• Bridge Bay Campground – This campground is a developed campground for overnight camping. It features flush toilets, reception and a store on the campground, while it doesn’t have internet access and showers.
  • Lewis Lake Campground – Close to Lewis lake, it is a first come first served campground with vault toilets and no phone reception. It’s great for wildlife viewing.
  • Madison Campground – This is a village campground near Old Faithful, with no showers or cell phone reception. It’s perfect for RV camping since it holds hookups and a lot of space, making it the biggest Yellowstone campground.

Wild Camping Tips and Gear

If you’re planning on camping or wild camping in Yellowstonedon’te are our tips:

  • Choose between backcountry, reservable, and first come first served campground managements.
  • Pack mosquito repeller for the summer months and a warm sub-zero sleeping bag for the winter months.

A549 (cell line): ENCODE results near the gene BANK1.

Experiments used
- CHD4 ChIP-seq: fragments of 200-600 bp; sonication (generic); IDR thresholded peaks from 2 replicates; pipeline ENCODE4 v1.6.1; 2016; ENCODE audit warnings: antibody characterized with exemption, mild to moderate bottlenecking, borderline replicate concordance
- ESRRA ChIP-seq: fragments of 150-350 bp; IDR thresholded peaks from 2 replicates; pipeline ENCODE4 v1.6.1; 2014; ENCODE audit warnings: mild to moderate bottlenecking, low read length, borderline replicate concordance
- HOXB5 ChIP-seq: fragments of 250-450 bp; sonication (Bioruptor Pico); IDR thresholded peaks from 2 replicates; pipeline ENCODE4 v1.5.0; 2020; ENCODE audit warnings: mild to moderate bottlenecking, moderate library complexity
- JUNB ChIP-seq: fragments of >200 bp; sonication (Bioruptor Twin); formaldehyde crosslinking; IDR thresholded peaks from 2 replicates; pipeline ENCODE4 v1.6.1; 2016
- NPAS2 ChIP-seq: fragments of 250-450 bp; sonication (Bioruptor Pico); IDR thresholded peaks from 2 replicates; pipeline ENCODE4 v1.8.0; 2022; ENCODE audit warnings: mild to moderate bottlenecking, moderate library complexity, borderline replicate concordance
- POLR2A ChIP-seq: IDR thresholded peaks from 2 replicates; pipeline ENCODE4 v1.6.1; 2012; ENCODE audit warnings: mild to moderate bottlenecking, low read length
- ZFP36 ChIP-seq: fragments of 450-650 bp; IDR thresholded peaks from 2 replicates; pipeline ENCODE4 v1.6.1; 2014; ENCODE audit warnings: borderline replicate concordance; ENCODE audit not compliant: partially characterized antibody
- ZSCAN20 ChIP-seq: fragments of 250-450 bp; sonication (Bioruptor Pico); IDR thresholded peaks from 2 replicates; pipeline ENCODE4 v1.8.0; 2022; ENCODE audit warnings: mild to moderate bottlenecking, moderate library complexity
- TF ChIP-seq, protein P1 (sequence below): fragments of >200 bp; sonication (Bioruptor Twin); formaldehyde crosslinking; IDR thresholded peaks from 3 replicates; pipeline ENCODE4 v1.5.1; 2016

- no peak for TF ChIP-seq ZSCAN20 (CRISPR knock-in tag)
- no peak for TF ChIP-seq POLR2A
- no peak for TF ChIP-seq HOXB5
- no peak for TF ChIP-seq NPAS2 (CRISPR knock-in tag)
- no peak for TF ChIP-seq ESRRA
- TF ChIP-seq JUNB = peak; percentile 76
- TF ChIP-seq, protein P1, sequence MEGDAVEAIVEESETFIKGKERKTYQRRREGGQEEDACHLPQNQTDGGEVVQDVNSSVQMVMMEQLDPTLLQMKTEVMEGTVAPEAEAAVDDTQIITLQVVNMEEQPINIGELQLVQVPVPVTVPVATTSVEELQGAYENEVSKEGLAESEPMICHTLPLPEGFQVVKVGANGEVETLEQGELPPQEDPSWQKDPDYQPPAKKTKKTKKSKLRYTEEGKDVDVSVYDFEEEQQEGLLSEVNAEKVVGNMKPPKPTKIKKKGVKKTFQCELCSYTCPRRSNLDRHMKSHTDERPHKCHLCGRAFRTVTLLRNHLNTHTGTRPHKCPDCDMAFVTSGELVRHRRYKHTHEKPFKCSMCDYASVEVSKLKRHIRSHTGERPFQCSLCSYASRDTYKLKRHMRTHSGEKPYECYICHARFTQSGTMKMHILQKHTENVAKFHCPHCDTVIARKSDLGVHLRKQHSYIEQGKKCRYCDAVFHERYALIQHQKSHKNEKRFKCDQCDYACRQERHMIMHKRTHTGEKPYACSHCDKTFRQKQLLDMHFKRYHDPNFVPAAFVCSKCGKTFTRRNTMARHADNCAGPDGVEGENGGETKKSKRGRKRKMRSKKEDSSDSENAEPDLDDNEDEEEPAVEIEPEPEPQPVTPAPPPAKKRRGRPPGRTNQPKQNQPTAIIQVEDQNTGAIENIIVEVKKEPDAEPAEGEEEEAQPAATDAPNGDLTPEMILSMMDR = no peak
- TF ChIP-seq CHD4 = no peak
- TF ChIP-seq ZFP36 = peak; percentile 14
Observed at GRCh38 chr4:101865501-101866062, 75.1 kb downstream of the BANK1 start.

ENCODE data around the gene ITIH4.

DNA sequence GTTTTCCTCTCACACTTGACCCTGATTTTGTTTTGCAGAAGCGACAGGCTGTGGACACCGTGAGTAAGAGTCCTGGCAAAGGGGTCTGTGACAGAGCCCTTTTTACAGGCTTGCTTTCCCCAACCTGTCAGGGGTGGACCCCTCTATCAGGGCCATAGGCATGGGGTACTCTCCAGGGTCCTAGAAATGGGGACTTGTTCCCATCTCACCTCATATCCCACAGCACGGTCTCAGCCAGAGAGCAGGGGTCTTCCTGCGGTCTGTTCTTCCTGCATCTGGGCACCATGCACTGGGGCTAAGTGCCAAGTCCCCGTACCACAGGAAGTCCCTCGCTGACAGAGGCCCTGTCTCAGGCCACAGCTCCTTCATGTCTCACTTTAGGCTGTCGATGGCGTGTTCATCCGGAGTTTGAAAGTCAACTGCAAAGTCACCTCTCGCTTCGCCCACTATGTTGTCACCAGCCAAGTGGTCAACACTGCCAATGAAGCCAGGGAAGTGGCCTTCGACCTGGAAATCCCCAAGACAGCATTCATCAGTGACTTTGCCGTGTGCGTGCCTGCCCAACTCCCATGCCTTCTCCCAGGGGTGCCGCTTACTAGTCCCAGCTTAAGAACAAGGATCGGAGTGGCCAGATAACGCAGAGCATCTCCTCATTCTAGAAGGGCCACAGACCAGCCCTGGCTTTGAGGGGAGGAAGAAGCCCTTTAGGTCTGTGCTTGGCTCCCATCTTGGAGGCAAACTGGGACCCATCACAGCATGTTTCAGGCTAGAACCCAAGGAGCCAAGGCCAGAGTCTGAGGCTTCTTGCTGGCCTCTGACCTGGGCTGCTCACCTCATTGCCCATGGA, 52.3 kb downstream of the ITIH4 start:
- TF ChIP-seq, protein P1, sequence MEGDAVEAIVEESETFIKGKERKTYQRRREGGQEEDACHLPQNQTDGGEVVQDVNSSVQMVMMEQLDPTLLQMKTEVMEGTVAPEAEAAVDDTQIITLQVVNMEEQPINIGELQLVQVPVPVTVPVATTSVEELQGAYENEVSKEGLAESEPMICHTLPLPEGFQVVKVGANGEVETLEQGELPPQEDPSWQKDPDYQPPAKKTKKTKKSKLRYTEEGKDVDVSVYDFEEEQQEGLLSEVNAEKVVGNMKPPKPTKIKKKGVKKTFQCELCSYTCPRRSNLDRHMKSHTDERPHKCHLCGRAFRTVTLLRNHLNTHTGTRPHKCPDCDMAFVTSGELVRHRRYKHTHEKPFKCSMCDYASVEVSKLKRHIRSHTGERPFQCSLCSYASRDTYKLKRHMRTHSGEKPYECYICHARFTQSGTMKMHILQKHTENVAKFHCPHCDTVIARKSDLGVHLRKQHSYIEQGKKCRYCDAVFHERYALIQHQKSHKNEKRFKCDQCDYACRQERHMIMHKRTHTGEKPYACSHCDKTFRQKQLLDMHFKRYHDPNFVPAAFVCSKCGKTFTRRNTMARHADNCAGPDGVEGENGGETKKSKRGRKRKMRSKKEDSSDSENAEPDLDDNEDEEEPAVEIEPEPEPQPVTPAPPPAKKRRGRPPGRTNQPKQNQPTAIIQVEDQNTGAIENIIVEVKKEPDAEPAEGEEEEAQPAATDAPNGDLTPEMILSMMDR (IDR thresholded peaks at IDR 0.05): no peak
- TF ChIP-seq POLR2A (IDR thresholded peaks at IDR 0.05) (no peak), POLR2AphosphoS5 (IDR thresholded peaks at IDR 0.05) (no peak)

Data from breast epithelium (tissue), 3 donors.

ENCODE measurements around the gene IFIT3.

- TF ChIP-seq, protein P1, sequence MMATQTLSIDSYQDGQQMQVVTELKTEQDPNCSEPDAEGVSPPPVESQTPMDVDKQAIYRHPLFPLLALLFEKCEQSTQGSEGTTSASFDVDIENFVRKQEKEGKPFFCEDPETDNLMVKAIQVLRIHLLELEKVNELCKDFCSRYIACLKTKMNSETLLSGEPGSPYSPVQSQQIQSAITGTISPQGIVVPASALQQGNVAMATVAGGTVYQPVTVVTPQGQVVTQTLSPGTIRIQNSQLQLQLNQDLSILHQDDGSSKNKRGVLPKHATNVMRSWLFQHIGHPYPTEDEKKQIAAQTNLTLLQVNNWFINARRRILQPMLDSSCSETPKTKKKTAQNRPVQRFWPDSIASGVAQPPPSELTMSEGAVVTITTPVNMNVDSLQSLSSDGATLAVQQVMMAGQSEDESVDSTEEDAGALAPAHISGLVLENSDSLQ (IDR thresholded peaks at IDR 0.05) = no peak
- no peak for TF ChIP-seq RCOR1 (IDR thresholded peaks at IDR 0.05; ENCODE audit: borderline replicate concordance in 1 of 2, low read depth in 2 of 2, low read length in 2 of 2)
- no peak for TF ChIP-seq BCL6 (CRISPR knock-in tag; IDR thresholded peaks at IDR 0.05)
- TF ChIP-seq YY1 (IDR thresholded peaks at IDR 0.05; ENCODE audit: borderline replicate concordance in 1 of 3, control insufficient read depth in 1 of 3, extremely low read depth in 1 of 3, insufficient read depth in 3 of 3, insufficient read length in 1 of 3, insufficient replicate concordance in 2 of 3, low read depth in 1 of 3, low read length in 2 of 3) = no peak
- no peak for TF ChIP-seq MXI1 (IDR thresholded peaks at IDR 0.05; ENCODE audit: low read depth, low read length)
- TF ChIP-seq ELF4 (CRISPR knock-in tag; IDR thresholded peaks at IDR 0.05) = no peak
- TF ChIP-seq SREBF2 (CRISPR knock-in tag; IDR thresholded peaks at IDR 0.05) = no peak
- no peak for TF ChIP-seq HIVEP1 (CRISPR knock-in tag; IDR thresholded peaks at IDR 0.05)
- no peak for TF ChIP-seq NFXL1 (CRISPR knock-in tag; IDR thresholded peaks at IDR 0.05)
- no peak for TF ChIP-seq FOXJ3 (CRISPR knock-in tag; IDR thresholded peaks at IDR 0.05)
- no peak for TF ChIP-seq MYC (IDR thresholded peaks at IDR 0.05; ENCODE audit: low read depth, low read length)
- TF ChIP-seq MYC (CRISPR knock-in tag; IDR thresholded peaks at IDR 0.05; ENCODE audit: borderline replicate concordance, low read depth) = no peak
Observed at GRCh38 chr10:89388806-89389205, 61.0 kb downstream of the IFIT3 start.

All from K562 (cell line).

• The park is full of buffalos, elk, bears, and wolves. Keep a minimum distance of 25 m or 80 ft between you and wildlife.
  • Camp away from paths, and if you are wild camping, always arrive at your campsite late and leave early.
  • Keep all of your food in bear bags, and always keep your food stored away in your car, backpack, or RV. Sleep 100 yards away from the place you are preparing food.
  • Always keep your pet on a leash, and remember that areas don’t allow pets. Keep your and your pet safe by staying away from wildlife.
  • Use the toilet at least 30 m or 100 ft away from any water, and don’t forget to use a trowel.
  • Always stay at least 30 m or 100 ft away from the area you cook in.


We hope this article helped you in choosing the right place and time to visit Yellowstone National Park. Don’t forget your permits for backcountry camping in Yellowstone, and don’t exceed your yearly camping limit.

About Antonio

I’m Antonio, a passionate traveler, and outdoor lover who’s running this website. I started this site to share my passion for camping, traveling, and bikepacking.